This is from a section about principles undergirding the positioning of U.S. forces abroad. “America’s defense posture should provide a stabilizing influence abroad and be welcomed by the host nation. Forward stationing and rotational deployment of U.S. forces are designed to contribute to regional security and will be enhanced, lessened and reshaped as necessary to reassure allies and partners and strengthen deterrence. The United States will work closely with allies and partners to maintain an appropriately tailored military presence that serves a constructive role in maintaining regional security.”

As I was writing this post, Farley tweeted that the QDR has “lots and lots of basic boilerplate about importance of allies and interagency partnerships.” OK, fair enough. But consider that this document has an international audience. If I’m from a foreign partner military — or a foreign intelligence service — I take away a distinct message from the prevalence of this message, boilerplate or not. I also would not have read this line in previous QDRs: “[A]ugmenting our overseas presence is not always the most effective method to achieve our strategic objectives.” Also, this, about the future of U.S. forces in the Middle East: “the United States will reshape its defense posture to assure partners of a credible, long-term commitment to mutual security relationships and to deter regional actors from aggression while balancing that requirement against the regional sensitivity to a large, long-term U.S. force presence.”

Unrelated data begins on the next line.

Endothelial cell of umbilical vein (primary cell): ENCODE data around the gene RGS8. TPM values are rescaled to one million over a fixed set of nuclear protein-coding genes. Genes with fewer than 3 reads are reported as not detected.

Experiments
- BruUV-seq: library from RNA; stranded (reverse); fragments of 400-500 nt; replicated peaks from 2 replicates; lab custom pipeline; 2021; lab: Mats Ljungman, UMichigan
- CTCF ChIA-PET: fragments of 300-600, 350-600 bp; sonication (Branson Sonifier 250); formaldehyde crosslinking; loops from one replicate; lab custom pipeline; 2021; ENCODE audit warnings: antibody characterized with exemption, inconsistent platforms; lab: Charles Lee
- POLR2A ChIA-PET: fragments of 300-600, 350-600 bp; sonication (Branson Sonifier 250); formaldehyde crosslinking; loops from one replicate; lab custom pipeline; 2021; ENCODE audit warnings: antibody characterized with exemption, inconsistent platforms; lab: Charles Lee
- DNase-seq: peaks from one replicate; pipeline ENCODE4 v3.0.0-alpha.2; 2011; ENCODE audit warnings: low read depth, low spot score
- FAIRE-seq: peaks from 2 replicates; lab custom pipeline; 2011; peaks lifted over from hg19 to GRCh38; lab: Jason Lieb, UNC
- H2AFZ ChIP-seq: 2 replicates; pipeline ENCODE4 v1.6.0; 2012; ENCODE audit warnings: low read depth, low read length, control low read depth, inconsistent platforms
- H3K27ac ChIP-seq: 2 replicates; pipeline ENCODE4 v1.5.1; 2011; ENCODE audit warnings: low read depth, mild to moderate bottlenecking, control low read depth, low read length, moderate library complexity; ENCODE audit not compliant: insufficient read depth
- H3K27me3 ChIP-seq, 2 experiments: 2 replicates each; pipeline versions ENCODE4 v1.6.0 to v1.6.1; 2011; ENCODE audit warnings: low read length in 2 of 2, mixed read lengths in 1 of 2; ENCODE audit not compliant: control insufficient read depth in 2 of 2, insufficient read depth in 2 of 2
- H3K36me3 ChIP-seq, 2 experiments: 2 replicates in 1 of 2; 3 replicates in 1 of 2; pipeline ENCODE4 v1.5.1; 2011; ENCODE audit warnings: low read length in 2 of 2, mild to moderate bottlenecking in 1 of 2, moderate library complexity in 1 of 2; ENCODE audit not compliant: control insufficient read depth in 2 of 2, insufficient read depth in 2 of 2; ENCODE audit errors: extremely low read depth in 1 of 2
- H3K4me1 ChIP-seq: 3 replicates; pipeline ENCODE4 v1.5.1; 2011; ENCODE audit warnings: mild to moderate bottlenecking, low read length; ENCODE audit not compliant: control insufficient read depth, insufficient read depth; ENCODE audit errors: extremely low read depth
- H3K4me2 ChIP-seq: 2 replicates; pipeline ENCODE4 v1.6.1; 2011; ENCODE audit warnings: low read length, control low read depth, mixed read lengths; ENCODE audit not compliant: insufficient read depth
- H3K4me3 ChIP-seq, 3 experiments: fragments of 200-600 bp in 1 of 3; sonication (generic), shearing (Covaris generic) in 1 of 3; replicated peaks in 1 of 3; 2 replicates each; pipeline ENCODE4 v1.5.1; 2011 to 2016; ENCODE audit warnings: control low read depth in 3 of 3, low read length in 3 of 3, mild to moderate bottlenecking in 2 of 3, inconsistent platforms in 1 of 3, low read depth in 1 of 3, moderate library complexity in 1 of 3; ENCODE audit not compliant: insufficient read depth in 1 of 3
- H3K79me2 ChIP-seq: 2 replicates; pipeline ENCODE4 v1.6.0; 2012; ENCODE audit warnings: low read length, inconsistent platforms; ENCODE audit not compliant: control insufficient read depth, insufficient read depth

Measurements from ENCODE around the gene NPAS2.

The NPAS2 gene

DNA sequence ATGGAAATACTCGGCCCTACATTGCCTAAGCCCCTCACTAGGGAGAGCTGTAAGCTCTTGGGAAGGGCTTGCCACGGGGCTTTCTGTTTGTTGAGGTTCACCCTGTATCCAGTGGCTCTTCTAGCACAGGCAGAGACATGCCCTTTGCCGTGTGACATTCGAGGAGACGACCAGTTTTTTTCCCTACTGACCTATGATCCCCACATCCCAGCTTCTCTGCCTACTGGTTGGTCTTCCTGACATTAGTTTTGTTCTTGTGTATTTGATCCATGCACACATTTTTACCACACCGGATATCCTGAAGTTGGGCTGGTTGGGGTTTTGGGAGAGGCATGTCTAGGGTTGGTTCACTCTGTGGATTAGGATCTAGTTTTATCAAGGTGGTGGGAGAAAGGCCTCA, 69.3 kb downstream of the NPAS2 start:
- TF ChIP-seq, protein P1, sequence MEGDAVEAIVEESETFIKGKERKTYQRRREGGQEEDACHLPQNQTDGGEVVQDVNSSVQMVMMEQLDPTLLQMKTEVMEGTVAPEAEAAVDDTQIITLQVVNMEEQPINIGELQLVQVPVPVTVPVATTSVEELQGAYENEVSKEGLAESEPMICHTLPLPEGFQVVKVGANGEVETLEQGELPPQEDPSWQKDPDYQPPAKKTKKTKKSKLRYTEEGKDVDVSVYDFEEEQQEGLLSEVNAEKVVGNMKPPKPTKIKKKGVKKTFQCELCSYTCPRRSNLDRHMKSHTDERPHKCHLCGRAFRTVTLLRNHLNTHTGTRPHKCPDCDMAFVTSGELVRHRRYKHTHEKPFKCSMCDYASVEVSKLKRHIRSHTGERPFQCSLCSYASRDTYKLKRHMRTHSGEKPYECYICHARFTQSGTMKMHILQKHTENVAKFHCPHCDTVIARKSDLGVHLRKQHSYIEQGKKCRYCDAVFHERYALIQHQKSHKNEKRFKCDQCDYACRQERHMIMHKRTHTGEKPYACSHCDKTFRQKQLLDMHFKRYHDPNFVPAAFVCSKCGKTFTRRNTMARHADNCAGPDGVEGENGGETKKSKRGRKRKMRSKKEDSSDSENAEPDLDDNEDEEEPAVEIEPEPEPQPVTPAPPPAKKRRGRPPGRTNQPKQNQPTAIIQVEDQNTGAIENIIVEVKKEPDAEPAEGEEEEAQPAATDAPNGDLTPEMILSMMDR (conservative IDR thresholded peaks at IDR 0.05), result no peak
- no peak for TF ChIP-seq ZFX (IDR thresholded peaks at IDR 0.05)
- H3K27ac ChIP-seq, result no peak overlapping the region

Can you call that boilerplate? Well, yeah. “The U.S. will do good stuff, but will remain mindful of the risks of turning good stuff into bad stuff.” But the place to instantiate what it means — deterring Iran; getting out of Iraq and pretty much Saudi Arabia; returning to a pre-Desert Shield offshore balance? — isn’t the QDR. And the more emphasis placed on multilateralism and collective security in our basic defense planning documents the better, as far as I’m concerned. This is a foundational premise of liberal internationalism. And it’s a “central elemen[t] of U.S. security strategy,” according to page 57.